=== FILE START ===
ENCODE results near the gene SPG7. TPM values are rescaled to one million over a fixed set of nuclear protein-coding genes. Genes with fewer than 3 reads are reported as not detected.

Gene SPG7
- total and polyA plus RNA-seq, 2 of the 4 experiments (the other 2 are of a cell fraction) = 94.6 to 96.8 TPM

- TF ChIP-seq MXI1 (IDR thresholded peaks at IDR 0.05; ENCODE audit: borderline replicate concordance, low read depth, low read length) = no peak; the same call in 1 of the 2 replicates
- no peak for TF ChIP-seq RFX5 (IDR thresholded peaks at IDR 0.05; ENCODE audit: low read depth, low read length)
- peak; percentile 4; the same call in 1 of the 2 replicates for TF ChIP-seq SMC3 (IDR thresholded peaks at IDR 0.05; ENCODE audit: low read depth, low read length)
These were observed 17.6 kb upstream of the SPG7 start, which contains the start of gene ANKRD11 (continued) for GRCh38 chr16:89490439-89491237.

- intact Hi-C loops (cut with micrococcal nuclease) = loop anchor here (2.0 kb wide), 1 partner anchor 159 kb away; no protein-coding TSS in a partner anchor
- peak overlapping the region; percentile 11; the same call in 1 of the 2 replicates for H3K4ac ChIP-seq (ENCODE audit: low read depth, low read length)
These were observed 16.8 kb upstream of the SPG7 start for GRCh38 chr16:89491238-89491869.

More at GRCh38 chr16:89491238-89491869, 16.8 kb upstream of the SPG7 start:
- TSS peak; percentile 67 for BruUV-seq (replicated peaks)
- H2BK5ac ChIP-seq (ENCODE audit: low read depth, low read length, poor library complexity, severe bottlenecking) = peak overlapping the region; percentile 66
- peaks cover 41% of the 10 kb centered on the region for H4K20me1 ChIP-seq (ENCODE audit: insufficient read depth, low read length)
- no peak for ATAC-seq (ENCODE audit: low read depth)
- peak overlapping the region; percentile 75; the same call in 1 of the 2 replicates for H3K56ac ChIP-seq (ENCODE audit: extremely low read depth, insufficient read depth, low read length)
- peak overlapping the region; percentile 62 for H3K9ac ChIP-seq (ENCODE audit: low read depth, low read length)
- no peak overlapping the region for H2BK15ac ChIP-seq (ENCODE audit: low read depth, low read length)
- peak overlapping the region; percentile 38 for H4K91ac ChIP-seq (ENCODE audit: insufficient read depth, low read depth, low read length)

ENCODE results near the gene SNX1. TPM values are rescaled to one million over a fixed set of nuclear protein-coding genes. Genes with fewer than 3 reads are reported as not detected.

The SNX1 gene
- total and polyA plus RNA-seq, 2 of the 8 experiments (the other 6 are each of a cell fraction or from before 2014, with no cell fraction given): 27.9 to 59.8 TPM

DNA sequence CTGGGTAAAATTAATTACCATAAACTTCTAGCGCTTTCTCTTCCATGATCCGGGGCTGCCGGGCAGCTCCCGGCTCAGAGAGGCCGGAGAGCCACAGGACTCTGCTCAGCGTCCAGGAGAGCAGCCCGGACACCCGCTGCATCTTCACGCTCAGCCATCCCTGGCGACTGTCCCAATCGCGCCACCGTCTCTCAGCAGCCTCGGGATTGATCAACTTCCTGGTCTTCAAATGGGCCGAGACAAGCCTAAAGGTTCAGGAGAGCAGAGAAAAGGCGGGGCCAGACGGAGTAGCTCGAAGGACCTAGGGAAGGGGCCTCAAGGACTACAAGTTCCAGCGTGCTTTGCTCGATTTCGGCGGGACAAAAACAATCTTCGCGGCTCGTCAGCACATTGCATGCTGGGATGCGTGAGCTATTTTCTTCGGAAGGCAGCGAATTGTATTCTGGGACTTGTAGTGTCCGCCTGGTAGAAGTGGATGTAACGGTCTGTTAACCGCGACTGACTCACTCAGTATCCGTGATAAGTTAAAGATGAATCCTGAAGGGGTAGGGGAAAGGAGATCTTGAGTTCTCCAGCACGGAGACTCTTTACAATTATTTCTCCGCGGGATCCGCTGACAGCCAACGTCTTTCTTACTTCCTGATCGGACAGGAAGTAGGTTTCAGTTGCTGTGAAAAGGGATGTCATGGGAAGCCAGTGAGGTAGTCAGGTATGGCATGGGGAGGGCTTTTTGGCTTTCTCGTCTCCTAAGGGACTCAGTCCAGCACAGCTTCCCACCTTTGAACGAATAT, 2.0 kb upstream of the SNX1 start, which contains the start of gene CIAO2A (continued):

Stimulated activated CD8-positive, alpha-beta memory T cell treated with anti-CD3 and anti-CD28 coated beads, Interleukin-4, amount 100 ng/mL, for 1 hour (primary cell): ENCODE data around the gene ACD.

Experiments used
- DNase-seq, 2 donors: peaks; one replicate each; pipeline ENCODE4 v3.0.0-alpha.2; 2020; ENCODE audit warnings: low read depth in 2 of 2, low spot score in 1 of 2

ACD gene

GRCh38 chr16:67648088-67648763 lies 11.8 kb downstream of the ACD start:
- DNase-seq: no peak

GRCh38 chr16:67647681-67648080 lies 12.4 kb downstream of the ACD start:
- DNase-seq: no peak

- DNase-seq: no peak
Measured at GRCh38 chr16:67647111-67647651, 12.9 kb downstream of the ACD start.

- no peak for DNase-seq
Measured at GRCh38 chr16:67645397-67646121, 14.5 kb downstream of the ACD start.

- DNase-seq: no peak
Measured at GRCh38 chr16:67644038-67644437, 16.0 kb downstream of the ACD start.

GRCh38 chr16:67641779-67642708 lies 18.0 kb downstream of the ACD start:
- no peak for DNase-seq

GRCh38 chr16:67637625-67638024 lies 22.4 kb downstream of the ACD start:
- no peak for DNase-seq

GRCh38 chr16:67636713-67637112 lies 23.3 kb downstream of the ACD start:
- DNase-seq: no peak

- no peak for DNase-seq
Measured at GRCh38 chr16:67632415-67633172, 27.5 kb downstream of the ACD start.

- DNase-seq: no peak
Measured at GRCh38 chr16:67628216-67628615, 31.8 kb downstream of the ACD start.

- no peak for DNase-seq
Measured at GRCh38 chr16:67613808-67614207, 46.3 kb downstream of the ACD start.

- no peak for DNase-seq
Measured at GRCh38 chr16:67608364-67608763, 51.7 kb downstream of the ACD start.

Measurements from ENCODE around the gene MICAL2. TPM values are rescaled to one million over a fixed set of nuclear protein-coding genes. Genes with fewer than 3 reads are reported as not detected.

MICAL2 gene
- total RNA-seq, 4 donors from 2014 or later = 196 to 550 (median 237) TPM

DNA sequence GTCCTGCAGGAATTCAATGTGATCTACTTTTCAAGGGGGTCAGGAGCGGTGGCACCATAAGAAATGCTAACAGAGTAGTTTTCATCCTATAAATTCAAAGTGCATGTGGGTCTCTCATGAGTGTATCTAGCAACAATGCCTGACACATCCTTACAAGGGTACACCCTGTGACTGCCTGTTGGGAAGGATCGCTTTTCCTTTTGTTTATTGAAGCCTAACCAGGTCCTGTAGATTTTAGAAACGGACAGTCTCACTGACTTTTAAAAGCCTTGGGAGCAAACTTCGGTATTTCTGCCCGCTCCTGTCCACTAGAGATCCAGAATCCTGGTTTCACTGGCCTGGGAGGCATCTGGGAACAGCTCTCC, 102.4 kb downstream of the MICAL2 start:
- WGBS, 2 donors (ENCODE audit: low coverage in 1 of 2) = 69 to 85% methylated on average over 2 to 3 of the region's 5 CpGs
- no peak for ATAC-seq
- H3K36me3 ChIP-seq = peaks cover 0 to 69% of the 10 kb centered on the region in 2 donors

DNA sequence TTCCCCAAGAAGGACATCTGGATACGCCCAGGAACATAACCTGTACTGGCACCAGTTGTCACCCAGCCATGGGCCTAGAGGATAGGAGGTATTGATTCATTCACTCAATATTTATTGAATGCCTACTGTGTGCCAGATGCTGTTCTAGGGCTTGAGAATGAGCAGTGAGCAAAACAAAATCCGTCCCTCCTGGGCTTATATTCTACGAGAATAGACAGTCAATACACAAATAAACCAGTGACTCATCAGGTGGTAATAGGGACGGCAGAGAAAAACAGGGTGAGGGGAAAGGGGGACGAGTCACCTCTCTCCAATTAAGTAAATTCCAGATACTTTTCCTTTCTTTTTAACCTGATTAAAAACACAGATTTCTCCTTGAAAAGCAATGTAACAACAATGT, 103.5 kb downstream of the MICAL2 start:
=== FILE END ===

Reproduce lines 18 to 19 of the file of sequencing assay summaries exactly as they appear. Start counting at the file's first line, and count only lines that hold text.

- no peak overlapping the region for H2BK15ac ChIP-seq (ENCODE audit: low read depth, low read length)
- peak overlapping the region; percentile 38 for H4K91ac ChIP-seq (ENCODE audit: insufficient read depth, low read depth, low read length)